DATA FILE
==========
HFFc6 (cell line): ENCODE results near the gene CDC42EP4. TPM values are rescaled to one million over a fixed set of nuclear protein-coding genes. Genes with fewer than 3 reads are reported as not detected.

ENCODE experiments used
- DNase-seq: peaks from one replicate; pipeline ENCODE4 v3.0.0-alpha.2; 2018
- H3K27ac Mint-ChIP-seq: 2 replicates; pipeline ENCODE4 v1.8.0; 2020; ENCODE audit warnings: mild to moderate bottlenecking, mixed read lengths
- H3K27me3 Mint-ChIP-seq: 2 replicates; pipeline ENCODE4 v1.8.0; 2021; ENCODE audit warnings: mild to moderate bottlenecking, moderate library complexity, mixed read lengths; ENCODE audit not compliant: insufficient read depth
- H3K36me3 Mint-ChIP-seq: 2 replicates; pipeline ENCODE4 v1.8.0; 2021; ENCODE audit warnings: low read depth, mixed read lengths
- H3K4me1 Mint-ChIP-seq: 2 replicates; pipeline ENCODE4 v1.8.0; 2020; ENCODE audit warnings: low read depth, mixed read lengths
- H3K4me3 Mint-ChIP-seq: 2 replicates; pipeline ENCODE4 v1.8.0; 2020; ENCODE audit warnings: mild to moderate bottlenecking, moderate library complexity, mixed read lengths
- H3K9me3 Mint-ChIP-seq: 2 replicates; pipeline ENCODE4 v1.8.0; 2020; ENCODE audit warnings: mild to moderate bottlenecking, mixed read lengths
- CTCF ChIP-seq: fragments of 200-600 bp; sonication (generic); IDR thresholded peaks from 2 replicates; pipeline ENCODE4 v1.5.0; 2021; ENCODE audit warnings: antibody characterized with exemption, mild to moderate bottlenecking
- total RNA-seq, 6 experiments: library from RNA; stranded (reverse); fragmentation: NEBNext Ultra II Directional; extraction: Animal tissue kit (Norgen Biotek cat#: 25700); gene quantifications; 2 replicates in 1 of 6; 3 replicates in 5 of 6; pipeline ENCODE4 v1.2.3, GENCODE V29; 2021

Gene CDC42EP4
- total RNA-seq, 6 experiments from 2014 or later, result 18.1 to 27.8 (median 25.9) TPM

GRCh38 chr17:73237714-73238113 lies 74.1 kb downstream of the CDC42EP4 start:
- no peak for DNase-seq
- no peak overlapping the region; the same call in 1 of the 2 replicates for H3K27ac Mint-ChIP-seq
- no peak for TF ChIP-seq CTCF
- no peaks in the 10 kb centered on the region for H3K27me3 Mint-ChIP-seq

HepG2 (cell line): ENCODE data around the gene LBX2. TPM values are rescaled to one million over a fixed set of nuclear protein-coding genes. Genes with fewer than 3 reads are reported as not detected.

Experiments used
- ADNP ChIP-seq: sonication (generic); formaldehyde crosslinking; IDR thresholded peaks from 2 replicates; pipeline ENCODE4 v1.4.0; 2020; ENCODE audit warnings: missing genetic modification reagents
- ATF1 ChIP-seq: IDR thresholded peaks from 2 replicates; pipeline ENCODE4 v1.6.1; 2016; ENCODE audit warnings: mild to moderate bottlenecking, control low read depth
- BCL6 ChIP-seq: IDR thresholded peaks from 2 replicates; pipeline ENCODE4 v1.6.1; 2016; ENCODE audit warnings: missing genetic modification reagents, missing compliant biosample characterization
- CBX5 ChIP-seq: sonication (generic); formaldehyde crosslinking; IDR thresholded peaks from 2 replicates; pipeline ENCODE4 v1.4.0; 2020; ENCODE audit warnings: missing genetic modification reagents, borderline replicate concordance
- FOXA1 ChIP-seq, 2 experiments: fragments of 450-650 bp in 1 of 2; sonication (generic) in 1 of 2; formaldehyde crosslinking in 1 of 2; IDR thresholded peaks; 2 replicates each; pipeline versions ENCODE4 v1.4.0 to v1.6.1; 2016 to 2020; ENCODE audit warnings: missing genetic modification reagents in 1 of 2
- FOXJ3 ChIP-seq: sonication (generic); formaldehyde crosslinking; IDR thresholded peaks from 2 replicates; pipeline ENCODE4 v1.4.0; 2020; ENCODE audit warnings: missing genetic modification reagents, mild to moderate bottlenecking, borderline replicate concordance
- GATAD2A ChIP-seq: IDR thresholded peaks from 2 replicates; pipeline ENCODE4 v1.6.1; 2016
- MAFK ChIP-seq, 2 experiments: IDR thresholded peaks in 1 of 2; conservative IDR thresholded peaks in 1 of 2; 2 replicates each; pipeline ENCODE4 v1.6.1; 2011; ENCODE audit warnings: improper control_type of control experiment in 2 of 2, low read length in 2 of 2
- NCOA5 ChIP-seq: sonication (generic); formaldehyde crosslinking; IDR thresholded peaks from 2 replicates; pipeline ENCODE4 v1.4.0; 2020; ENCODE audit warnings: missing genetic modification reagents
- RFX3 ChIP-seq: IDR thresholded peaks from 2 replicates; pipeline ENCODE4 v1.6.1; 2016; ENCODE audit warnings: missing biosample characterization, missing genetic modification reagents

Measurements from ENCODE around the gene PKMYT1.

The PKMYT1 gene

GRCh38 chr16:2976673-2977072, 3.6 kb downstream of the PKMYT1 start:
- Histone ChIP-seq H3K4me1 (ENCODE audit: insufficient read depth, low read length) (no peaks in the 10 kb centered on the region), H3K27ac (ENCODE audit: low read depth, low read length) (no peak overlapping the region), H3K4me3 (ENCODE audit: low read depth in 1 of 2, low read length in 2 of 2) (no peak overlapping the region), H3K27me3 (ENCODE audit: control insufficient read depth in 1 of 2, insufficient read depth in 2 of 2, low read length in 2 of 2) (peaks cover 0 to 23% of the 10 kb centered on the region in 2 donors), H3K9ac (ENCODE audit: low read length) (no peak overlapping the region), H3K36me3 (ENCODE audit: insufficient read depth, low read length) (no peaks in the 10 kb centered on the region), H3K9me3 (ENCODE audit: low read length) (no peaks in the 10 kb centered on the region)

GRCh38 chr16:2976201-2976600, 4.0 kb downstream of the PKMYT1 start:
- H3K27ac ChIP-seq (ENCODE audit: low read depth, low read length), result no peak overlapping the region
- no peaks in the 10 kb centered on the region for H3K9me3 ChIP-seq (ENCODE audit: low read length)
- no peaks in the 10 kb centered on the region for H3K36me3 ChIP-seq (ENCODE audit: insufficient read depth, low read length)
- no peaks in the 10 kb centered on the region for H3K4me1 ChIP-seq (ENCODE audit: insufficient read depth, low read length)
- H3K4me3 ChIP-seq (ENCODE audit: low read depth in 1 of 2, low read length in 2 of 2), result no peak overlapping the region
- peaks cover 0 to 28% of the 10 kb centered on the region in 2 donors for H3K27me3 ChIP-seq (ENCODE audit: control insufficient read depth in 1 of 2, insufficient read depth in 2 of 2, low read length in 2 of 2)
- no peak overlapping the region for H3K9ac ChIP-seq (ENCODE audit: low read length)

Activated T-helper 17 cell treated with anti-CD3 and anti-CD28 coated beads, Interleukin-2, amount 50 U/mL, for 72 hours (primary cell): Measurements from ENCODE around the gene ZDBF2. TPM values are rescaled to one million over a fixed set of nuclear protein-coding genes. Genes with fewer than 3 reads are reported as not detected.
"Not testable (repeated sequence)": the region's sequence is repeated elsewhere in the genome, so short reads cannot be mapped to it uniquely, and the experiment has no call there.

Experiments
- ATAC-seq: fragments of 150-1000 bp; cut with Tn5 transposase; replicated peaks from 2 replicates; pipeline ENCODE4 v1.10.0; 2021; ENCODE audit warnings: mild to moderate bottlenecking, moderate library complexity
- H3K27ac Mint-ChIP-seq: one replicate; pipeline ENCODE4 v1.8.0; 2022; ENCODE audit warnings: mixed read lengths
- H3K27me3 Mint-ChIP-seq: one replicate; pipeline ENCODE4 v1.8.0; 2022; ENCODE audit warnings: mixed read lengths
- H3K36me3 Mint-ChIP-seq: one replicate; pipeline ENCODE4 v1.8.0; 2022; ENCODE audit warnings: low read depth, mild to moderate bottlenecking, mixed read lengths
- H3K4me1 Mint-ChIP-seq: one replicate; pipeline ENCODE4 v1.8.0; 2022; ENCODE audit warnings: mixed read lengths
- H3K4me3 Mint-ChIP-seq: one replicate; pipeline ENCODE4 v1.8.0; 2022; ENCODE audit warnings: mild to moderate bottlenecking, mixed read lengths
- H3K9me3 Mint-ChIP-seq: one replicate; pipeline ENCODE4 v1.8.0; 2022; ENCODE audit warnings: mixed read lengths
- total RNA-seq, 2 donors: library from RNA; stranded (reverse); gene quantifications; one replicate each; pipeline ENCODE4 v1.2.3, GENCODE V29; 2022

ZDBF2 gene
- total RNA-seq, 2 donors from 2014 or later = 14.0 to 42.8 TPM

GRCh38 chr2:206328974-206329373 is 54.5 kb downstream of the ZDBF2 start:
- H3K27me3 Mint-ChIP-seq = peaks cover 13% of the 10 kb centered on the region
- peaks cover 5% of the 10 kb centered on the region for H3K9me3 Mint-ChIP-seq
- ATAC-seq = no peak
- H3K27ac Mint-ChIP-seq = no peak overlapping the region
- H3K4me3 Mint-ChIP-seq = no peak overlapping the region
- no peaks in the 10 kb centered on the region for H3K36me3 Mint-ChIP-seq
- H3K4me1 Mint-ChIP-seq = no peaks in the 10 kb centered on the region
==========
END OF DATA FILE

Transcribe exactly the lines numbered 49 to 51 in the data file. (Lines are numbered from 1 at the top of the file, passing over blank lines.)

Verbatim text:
- H3K36me3 Mint-ChIP-seq: one replicate; pipeline ENCODE4 v1.8.0; 2022; ENCODE audit warnings: low read depth, mild to moderate bottlenecking, mixed read lengths
- H3K4me1 Mint-ChIP-seq: one replicate; pipeline ENCODE4 v1.8.0; 2022; ENCODE audit warnings: mixed read lengths
- H3K4me3 Mint-ChIP-seq: one replicate; pipeline ENCODE4 v1.8.0; 2022; ENCODE audit warnings: mild to moderate bottlenecking, mixed read lengths